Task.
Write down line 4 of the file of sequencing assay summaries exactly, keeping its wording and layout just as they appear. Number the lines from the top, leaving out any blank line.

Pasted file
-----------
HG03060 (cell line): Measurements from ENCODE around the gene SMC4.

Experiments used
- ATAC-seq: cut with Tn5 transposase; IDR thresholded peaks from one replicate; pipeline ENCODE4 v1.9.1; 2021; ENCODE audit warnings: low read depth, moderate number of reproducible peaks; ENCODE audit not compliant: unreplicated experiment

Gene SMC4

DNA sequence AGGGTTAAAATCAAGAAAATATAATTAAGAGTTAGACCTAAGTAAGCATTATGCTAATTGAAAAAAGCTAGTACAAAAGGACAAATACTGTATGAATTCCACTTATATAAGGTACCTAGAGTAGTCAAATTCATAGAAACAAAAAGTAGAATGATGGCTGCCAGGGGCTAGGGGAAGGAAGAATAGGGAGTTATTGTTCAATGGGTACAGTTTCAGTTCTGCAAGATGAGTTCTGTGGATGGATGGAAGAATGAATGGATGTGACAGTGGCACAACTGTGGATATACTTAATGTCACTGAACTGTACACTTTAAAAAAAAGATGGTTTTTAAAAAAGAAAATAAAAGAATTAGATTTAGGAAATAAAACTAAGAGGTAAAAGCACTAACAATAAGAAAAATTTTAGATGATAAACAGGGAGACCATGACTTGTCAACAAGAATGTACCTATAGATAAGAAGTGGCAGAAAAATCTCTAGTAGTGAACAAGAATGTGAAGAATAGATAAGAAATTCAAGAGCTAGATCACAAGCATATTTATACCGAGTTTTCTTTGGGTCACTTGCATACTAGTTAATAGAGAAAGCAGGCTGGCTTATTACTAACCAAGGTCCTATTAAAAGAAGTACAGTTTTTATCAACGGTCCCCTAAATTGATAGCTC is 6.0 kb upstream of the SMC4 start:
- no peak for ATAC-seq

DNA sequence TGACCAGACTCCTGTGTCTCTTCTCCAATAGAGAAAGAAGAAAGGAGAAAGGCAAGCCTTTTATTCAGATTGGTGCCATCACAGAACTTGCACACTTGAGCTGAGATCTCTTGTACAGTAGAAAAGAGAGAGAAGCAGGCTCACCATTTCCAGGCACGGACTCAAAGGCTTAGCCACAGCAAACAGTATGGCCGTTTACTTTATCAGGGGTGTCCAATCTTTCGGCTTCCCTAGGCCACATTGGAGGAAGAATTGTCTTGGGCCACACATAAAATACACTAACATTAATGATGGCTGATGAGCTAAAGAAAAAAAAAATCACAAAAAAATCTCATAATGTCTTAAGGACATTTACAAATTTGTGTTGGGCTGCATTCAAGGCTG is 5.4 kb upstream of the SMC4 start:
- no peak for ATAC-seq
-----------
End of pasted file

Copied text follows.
Gene SMC4